two for | Keeping a Notebook

In my desk I have a file folder titled "unfinished thoughts". It's full of writing on restaurant pads and receipt papers.

there are notes about the things I saw : Henri Edmond Cross painting Beach at Cabasson.  
notes about the things I heard : song from Girls ... I Make the Same Mistakes (?)
notes about remembering : buy tweezers.  
notes even about forgetting : "what was that phrase that infuriated me? how did they like their coffee? It's all been eroded, and all that's left is a caricature of who they are ... or, were. A hazy figment - recognizable but sad in it's flatness. No longer part of the living"

Maybe it's that scratch paper is low commitment or that there's no pressure to write well on the back of brown paper bag.  I hestitate, though, to write in my notebook. I let a thought roll around in my head until I can tease something out. I wait for ideas in full form. But, there are countless observations that are lost and dissipate into others - never making it to paper because I think they're too mundane or murky. 

in my first reading for grad school Joseph A. Maxwell writes that the key to good research is keeping a notebook.
"You should think of them as a way to help you understand, not just as a way of recording or presenting an understanding you've already reached; writing is thinking on paper." Qualitative Research Design

It reminded me of Joan Didion's essay On Keeping a Notebook, Joan Didion : 
"See enough and write it down, I tell myself, and then some morning when the world seems drained of wonder, some day when I am only going through the motions of doing what I am supposed to do, which is write - on that bankrupt morning I will simply open my notebook and there it will all be."

A notebook can be a place for one to return to, a reserve of inspiration. 
How do you use your notebook?

(p.s) two thoughts : the end of life | the length of life


  1. Love the post. I have two notebooks. One I use as a journal(I recently started journaling and haven't done so since high school and surprisingly I found it extremely therapeutic) and one I use to write down phrases that come to mind (might use in a poem later), random thoughts, as well as beginning forms of poems with their revisions close behind.

  2. I have a notebook too but I only jot down the new words that I've come across in them so that I can refer to it time and again. I'm also writing a letter everyday to my boyfriend and plan on giving it to him on our anniversary. Writing on a paper is so much better than typing a message or email :) What you do is also pretty cool :)
    I Love your blog and the way you write is subtle and touching :)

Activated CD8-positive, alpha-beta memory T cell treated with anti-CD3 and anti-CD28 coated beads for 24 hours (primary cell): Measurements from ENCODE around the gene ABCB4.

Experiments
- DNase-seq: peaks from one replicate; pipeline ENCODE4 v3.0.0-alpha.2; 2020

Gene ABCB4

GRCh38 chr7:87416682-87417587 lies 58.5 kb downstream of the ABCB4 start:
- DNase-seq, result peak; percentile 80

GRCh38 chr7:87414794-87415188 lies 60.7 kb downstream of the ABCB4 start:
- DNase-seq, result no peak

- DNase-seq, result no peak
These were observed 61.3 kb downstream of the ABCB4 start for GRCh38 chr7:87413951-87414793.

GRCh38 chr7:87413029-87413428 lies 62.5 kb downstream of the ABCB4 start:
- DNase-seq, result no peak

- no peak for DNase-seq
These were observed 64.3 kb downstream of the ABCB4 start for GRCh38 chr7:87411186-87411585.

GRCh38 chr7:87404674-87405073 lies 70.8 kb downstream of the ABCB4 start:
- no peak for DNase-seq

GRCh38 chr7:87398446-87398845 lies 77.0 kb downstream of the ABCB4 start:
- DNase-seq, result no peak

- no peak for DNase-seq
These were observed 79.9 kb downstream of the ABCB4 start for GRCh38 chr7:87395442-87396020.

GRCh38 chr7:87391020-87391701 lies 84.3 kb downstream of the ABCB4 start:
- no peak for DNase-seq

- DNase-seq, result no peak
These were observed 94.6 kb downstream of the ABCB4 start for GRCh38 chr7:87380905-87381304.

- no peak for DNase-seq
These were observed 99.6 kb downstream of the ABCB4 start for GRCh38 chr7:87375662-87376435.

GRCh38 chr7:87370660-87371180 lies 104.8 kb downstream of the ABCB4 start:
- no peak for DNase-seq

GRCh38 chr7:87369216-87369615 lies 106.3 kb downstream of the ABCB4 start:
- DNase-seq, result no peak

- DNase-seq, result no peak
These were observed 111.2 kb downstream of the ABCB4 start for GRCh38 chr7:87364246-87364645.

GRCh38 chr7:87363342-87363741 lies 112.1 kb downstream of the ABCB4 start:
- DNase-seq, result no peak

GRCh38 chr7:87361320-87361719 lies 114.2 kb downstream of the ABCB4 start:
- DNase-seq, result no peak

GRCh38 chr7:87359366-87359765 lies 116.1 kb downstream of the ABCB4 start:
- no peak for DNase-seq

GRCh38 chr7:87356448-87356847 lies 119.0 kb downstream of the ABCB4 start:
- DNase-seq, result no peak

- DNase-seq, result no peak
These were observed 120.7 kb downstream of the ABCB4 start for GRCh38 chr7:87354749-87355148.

❤Not Just My Allegories❤

  3. i bought a notebook, i keep it in my purse.. i bring it everywhere with me. i've had it over a year yet barely 10 pages are filled. i also hesitate to write in my notebook. incomplete thoughts are not written down in the notebook.. they are added to the notepad on my phone or written on the back of a receipt. unlike you, i never keep these receipts, i end up cleaning out my purse and/or wallet and shred hold receipts.
    thank you! this post may help me. those quotes are inspiring - writing is thinking on paper. the thoughts in my head are often scattered and incomplete, why cant my notebook be! :)
    i hope you are enjoying being back in classes!

    1. chrissy, yes! let's challenge ourselves to put those thoughts - even the partially formed ones - in our notebooks. After all, what is a small seed now can grow into something great.

  4. I am a walking post-it... It seems that whenever I buy a nice notebook, I never write in it because it is just too perfect for my jumbled thoughts and crossed-out words... So, instead, I write upwards to 5 post-its a day, which then collect by my nightstand. Wouldn't it be grand to write legible to-dos, quotes, etc...? Although, it's SO rewarding to throw them all out in a month's time!

    1. Kate, I am the exact same way. That is totally where I was coming from in writing this - my notebooks go empty, while every piece of paper in my purse becomes an important memo. You're right, throwing them out is so satisfying though (... assuming I actually do it!)

  5. I've journaled in a notebook for most of my life, but I go through phases where it's almost like I am afraid to write in my journal because my thoughts seem so haphazard. I think that's why Anne Lamott in 'Bird by Bird' suggests using notecards, because it makes you feel less like you're charged with the responsibility of writing a book, and more like you're just capturing thoughts. Less responsibility, more freedom.

    Lately I'm just trying to write wherever and whenever the words will come - in my journal, on the back of my lunch receipt, in notes on my phone, in a plethora of little emails to myself.

  6. I'm definitely a journal-er, but I agree, I feel like my notebooks should be filled with perfectly though-out and well written ideas. It really keeps me from writing anything genuine. It's a pity that I love my newest neon yellow notebook too much to fill it with my own thoughts.


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